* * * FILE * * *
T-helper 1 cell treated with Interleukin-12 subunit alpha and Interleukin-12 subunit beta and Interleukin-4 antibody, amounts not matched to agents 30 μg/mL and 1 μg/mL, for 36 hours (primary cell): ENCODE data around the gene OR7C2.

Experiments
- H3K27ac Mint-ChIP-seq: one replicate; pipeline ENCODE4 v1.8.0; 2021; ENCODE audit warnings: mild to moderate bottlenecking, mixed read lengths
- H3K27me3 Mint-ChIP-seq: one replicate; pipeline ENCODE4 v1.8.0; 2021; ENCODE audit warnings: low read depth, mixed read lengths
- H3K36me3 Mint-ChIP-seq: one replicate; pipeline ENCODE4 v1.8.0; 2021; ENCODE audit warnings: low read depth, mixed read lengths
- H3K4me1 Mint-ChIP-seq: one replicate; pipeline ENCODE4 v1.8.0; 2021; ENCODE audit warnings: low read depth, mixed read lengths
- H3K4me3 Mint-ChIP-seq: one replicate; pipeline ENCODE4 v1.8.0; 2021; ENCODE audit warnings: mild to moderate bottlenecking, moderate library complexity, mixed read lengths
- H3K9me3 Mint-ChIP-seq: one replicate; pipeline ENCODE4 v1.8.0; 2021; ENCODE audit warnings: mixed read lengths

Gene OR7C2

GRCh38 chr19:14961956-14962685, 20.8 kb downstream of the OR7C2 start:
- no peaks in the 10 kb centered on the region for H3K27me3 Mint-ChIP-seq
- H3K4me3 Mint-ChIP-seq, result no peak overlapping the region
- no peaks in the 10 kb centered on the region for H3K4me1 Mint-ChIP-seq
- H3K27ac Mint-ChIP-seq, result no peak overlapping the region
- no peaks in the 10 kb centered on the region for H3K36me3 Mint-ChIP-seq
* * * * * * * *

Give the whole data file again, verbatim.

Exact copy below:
T-helper 1 cell treated with Interleukin-12 subunit alpha and Interleukin-12 subunit beta and Interleukin-4 antibody, amounts not matched to agents 30 μg/mL and 1 μg/mL, for 36 hours (primary cell): ENCODE data around the gene OR7C2.

Experiments
- H3K27ac Mint-ChIP-seq: one replicate; pipeline ENCODE4 v1.8.0; 2021; ENCODE audit warnings: mild to moderate bottlenecking, mixed read lengths
- H3K27me3 Mint-ChIP-seq: one replicate; pipeline ENCODE4 v1.8.0; 2021; ENCODE audit warnings: low read depth, mixed read lengths
- H3K36me3 Mint-ChIP-seq: one replicate; pipeline ENCODE4 v1.8.0; 2021; ENCODE audit warnings: low read depth, mixed read lengths
- H3K4me1 Mint-ChIP-seq: one replicate; pipeline ENCODE4 v1.8.0; 2021; ENCODE audit warnings: low read depth, mixed read lengths
- H3K4me3 Mint-ChIP-seq: one replicate; pipeline ENCODE4 v1.8.0; 2021; ENCODE audit warnings: mild to moderate bottlenecking, moderate library complexity, mixed read lengths
- H3K9me3 Mint-ChIP-seq: one replicate; pipeline ENCODE4 v1.8.0; 2021; ENCODE audit warnings: mixed read lengths

Gene OR7C2

GRCh38 chr19:14961956-14962685, 20.8 kb downstream of the OR7C2 start:
- no peaks in the 10 kb centered on the region for H3K27me3 Mint-ChIP-seq
- H3K4me3 Mint-ChIP-seq, result no peak overlapping the region
- no peaks in the 10 kb centered on the region for H3K4me1 Mint-ChIP-seq
- H3K27ac Mint-ChIP-seq, result no peak overlapping the region
- no peaks in the 10 kb centered on the region for H3K36me3 Mint-ChIP-seq